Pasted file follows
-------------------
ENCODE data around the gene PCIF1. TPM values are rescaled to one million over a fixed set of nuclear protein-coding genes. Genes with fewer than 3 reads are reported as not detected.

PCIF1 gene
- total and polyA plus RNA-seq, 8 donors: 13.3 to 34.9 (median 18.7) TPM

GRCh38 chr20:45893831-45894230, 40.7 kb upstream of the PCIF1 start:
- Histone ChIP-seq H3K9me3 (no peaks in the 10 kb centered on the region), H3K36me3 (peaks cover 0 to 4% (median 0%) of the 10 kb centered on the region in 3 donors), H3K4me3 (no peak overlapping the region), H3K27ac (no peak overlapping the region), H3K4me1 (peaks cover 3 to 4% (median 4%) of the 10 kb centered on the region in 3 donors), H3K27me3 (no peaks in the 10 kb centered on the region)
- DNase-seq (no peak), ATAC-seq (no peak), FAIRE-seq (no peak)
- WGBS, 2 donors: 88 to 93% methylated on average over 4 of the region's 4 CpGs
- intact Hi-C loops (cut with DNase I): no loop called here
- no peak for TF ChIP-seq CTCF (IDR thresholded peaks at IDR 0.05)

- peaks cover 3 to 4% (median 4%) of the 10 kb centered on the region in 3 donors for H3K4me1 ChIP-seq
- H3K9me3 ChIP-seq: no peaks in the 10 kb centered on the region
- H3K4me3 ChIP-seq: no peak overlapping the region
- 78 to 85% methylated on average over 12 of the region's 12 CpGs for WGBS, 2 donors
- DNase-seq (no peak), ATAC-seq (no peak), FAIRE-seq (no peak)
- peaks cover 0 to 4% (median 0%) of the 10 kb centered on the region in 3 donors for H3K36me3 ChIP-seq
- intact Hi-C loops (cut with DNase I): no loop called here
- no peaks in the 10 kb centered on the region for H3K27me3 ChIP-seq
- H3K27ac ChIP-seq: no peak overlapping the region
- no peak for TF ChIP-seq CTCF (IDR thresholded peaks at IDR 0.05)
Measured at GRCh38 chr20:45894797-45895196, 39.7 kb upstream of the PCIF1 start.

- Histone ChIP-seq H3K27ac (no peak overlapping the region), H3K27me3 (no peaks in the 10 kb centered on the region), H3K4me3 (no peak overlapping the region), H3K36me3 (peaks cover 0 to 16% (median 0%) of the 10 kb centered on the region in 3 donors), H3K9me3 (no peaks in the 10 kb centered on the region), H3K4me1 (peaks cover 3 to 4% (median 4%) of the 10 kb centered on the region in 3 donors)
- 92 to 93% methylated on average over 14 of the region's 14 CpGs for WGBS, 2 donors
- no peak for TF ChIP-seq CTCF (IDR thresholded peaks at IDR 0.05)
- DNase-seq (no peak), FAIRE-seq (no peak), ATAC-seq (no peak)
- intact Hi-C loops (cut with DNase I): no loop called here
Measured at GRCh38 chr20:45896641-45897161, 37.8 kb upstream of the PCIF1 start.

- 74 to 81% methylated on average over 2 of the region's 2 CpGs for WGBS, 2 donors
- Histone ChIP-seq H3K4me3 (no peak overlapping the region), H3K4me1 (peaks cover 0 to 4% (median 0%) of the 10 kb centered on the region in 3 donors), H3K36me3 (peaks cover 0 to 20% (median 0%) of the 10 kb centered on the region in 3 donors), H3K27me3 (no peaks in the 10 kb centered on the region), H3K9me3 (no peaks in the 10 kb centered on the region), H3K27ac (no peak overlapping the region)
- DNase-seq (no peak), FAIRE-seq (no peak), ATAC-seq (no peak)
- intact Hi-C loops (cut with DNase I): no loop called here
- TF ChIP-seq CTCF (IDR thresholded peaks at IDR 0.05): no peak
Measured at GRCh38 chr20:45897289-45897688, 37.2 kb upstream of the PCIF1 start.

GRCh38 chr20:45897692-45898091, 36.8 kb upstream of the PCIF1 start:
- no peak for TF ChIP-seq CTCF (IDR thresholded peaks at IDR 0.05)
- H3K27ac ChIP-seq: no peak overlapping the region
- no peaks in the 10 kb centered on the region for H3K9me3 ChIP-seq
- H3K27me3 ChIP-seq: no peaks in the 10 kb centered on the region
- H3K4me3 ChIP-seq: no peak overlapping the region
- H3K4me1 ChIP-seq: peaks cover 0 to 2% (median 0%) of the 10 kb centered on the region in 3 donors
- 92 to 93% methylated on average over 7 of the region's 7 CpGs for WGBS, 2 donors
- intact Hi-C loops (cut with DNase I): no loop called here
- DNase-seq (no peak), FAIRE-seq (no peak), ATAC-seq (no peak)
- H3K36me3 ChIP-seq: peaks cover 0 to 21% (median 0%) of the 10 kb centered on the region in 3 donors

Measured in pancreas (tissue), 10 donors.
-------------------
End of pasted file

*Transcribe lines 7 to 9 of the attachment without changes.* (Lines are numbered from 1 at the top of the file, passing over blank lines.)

- WGBS, 2 donors: 88 to 93% methylated on average over 4 of the region's 4 CpGs
- intact Hi-C loops (cut with DNase I): no loop called here
- no peak for TF ChIP-seq CTCF (IDR thresholded peaks at IDR 0.05)